First deal was very, very successful, which I know a lot of people can’t say that so I don’t take that lightly. It was dumb luck, honestly. We purchased the property in 2009, this is at the start of the housing crash, we bought it as a short sale and we bought it with Obama’s First Time Homebuyer $8,000 Tax Credit, if you guys remember that. So we were able to kind of like stack in terms of buying property at a discount with someone else helping you pay for it so it was a cool setup. Then we took the someone else helping you pay for it to the next level and, as I mentioned before, my husband was a professional athlete, he was an ice hockey player, so what we did is we rented out the other rooms to his teammates to offset our expenses, not even offset, pay all of our expenses and then some, so we lived for free while he played because his teammates paid for the other rooms. We also purchased a property that we knew would be the team’s party spot and we did that intentionally so that when my husband left that team, we would not have a problem renting it out to other guys on the team. And the other thing we did is because we were in the same position as them in terms of not wanting to lock into a year lease on a property, it made it very competitive in terms of his teammates wanting to rent with us because we didn’t lock them into a year lease. We didn’t want to lock them in for a year lease because his teammates didn’t want to lock into a year lease, we were able to tap into the fact that it was more lucrative to rent from us because they could rent just for the season and then not rent during the offseason. And we didn’t want them to rent during the offseason because during the offseason was the highest time for short-term rentals. So, then, over the summer period, we were able to convert it into a short-term rental and we made hand over fist. So, the first year we netted $20,00 in 3 months, the second year $30,000 and the third year $40,000. Then we turned it into a long-term rental because one of the people who rented it short term was actually moving to the area and asked if they could rent from us. They rented from us for I think three years and then they made an offer to buy it from us. So that property did very, very well and that was just one of those situations where it really was, looking back on it, like a little bit of dumb luck. I know we were watching BiggerPockets and we were doing all of our research so we bought it right, but in terms of all of those different revenue streams that we can maximize the real estate value on, we didn’t go into it knowing that so that was an added benefit.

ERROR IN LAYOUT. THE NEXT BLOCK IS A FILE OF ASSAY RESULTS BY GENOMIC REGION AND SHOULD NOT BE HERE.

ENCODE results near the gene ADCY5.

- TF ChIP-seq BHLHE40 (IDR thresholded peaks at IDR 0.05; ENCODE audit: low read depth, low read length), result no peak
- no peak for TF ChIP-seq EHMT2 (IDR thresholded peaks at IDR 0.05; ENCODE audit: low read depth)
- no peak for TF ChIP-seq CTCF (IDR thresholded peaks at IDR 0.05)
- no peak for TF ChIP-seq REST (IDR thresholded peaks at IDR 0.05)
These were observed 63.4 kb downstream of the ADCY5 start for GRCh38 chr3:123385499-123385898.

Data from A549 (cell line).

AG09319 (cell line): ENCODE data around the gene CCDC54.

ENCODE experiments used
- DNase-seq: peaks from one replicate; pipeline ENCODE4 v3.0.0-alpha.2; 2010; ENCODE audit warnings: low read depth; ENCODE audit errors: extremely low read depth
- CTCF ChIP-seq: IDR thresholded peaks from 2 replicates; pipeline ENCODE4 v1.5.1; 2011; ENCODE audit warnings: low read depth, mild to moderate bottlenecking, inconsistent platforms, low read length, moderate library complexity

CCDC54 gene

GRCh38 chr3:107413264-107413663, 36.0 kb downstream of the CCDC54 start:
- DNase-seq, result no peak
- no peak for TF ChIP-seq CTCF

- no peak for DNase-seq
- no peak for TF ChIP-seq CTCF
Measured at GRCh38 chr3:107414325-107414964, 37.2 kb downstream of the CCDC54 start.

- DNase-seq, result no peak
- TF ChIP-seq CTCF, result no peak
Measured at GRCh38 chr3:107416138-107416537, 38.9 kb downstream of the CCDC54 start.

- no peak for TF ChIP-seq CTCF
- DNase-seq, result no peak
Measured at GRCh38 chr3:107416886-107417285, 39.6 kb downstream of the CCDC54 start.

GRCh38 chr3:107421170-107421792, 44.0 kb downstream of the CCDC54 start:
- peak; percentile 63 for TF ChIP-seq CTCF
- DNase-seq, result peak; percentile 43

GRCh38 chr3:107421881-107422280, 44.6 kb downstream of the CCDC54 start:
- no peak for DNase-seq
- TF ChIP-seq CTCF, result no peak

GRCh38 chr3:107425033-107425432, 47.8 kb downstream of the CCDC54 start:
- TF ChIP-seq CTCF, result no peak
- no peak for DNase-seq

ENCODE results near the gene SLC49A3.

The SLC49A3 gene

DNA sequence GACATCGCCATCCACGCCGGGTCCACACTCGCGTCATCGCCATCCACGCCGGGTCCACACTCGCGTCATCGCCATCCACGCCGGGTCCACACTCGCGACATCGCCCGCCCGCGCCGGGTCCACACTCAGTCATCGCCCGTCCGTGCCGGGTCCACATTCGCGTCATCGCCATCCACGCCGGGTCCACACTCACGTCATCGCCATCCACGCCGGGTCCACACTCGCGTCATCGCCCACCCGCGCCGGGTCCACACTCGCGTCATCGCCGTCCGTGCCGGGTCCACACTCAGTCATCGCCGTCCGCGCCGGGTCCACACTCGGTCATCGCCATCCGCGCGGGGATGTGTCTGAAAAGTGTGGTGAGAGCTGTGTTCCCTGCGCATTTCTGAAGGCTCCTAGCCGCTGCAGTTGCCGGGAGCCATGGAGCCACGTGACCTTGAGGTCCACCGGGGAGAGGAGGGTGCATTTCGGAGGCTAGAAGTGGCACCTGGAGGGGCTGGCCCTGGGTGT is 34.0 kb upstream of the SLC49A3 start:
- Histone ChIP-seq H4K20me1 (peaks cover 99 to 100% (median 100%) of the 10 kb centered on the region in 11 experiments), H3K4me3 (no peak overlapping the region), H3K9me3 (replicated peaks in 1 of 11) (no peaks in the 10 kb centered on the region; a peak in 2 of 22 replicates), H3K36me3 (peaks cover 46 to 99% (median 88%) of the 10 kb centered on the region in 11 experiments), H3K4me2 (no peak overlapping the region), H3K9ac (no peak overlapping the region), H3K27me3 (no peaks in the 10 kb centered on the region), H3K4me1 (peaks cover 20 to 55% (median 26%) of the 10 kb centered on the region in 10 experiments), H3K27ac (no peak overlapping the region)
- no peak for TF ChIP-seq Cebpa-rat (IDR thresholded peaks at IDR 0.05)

Yeah, it’s kind of crazy that you knew to do all this stuff, like house hack and Airbnb all before it was super cool when you heard about it on podcasts and in blogs and there were no books on it and all that. But even more so, I think it’s easy to be like, “Oh, yeah, you bought in 2009 so you just got lucky. I wish I could have bought in 2009,” but really, if you remember in 2009, everyone was talking about how real estate was a really bad thing to buy, you shouldn’t buy it. The media was like, “No, don’t buy real estate, don’t buy real estate,” and so it takes that little bit of courage, a little bit of knowledge and maybe you’re listening to the right people at the right time to actually buy that and, of course, it’s like what Warren Buffett says, be greedy when others are fearful and fearful when others are greedy so you were greedy when others were fearful and you got paid out perfectly for that. And I think like as we head into potentially another recession and maybe the housing market does crash again, like people out there, this is the time that we’ve been waiting for since 2009 so people buying now could have similar results as to what you had in 2009, I just want to point that out. And so do you remember, Ashley, what you purchased it for and what you sold it for?


I think we purchased it for like — I want to say like 120 maybe, 130, around there if I remember correctly and I think we sold it for like 160 so we didn’t make like a lot of money on the purchase and sale, where we made money was on the cash flow because we should have kept it as a short-term rental because, honestly, it could have short-term rented all year round 12 months, but, like I said, we weren’t focused on it. We didn’t, shockingly, we’re like making all this money from it and not even acknowledging it as a good investment. I look back on it and the fact that we got in the short-term rental game before it was popular is wild to me that we didn’t pursue that route. Like it was so easy, it was so much money, and it was something we could do full time.

The fact that we didn’t even think to scale it, it’s just mind blowing to me knowing what I know today. Click To Tweet

Yeah, and can I ask where this is located?


Hershey, Pennsylvania.


Okay, awesome. Well, Zeona, do you have anything to add or anything like that before we head on to maybe deal number two?


No, I think it’s great. I mean, I’m just blown away too that, I don’t know, it just seems like it could have been such an amazing opportunity but now knowing just even a little bit of value, I know that you’ve recovered so it’s fine. You found your own asset class and it’s great. But going from this one house hack, what made you want to continue? Was it that you fully sold this house and you needed a new place or were you still renting it and you were like, “Okay, we don’t wanna live with all the guys anymore”?